Hard Work, Big Success – The True Story of an MCA Broker

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 FEATURE STORY 


Sales is a tough field for anyone to break into even if they come from the most ideal of circumstances. At some point, the rubber meets the road for every MCA broker, at which time they must decide whether they’ve got what it takes to make it in this business.

Lerry Dore
Lerry Dore, Cresthill Capital

This is what makes Lerry Dore’s story so remarkable, as it seems that the more he got knocked down in life, the higher he was destined to rise. Today he’s employed as an MCA broker at Cresthill Capital. And while education has been paramount to getting him here, evidenced by the fact that during his entire employment he has been in college and he is still one of the funding company’s most successful brokers, Dore more than anything else was trained at the school of hard knocks.

Coming to America

Dore was born in South Florida, but he wouldn’t stay in the United States for long. After his parents split up, his mom was having a tough time making ends meet and made the impossible decision to send him to Haiti to live with extended family.

“My mom had a very hard time supporting us right out of the gate. Soon after I was born, I was sent to Haiti to live with my aunt and cousins,” he said, adding that this gave his mom a chance to get on her feet. “She needed to get a job so that she could provide for us at a basic level.”

Dore would remain in Haiti for the first three years of his life, where his first language would become Haitian Creole. But you wouldn’t detect a hint of an accent talking to him today at the age of 23.

Dore’s mom eventually found a job. She was only earning minimum wage at a hospital, but it was enough to get the wheels in motion to bring her son home.

“She was in a position to provide food, electricity and shelter for us. That’s why I came back,” said Dore, adding that he doesn’t remember much of Haiti with the exception of the plane ride home. “That’s where my memories start,” he said. Perhaps it was somewhere over the Caribbean that young Dore’s dreams began to form.

When he got back to Florida, Dore was able to meet his mom for what felt like the first time for him. He also met his brothers and sisters for the first time ever. He explained how at this point, his mom was still getting adjusted to life in America as an adult immigrant.

haitian flag“There were a lot of things that I went through as a kid to this point that she couldn’t give me guidance on. She simply didn’t have that experience. That brought a challenge,” he said. Little did he know that these obstacles would help shape him into the resilient person and successful MCA broker he is today.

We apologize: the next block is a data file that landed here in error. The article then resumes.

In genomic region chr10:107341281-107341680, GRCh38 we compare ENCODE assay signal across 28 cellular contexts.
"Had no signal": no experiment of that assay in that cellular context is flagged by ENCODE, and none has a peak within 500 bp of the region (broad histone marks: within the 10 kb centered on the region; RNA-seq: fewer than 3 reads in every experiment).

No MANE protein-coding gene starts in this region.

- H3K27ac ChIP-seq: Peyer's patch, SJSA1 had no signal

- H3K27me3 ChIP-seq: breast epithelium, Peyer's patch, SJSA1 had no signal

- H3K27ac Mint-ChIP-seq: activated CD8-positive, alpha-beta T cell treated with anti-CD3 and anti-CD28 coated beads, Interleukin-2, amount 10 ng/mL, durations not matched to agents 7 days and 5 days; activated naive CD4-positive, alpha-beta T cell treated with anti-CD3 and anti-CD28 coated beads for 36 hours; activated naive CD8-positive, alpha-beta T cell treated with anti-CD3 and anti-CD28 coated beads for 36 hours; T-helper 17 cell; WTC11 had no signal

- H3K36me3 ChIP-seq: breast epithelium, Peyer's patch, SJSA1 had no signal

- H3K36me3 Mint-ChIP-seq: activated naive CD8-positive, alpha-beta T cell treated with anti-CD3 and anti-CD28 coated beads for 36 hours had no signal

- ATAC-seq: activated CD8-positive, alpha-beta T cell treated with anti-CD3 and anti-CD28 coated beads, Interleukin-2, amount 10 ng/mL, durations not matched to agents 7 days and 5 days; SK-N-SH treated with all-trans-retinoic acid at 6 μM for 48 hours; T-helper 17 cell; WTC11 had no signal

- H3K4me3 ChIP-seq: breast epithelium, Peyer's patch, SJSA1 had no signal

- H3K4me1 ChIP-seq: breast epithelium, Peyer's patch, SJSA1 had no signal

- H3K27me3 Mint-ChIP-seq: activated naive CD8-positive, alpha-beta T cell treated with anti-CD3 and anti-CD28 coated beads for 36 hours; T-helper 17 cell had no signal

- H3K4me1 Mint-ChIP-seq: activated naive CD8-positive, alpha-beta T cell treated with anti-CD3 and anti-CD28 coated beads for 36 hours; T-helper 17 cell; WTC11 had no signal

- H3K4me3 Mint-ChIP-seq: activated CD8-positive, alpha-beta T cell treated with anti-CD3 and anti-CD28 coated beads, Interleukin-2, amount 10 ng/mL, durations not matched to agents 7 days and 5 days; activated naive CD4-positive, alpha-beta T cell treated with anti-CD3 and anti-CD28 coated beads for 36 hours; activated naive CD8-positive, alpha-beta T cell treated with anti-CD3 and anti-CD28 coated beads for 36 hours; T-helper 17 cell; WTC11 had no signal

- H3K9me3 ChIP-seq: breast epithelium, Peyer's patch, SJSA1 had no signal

While getting used to the American culture was a challenge, something that his mother never lost sight of was the importance of education. “She was very big into education,” he said. Dore’s mom discovered Head Start, a government subsidized program that provided a pre-school education for families who couldn’t otherwise afford it. That was where it would all begin for Dore, and come hell or high water his mother was going to enroll him. Without the luxury of an air-conditioned vehicle to drive in the hot Florida heat, the pair set off on foot to sign up. Some 12-15 blocks later they arrived.

“Both of us were sweating bullets. She didn’t know it, but there was a small registration fee. At the time, she didn’t have it,” Dore explained. It was then that fate seems to have stepped in in the form of the woman who was handling registration. She pulled the pair aside and told them that after witnessing the dedication that this mother had toward her son, she was going to waive the fee. In return she only asked that they keep it on the down low.

“That small gesture made a dramatic difference in my life,” Dore said. “If I was not able to attend, I wouldn’t start school until I was seven or 10 years’ old. That was a very important moment in my life.”

Indeed, it was, as it would set in motion a series of events that would lead Dore to where he is today, a successful MCA broker at Cresthill Capital. But before he would join the firm, there were still more hardships waiting for him, not the least of which was the death of a friend in his teenage years. “That could have been me,” Dore exclaimed.

For the average person, life’s setbacks could have held them down forever. For Dore, they seem only to have propelled him further. “The reason why I stayed out of trouble was I was in school and my mother kept us grounded,” he said.

During his teenage years, Dore and his family lived in an apartment complex in a neighborhood of immigrant Haitians where he said the median income was $25,000 to $30,000 per year. He shared a room with his brothers and sisters.

Boca Raton HS
Boca Raton High School where Dore went to school

“I focused on athletics,” he said, adding: “That’s where I got my competitive nature. Also, my thick skin,” both of which, incidentally, are characteristics that would serve him well as a broker later in life.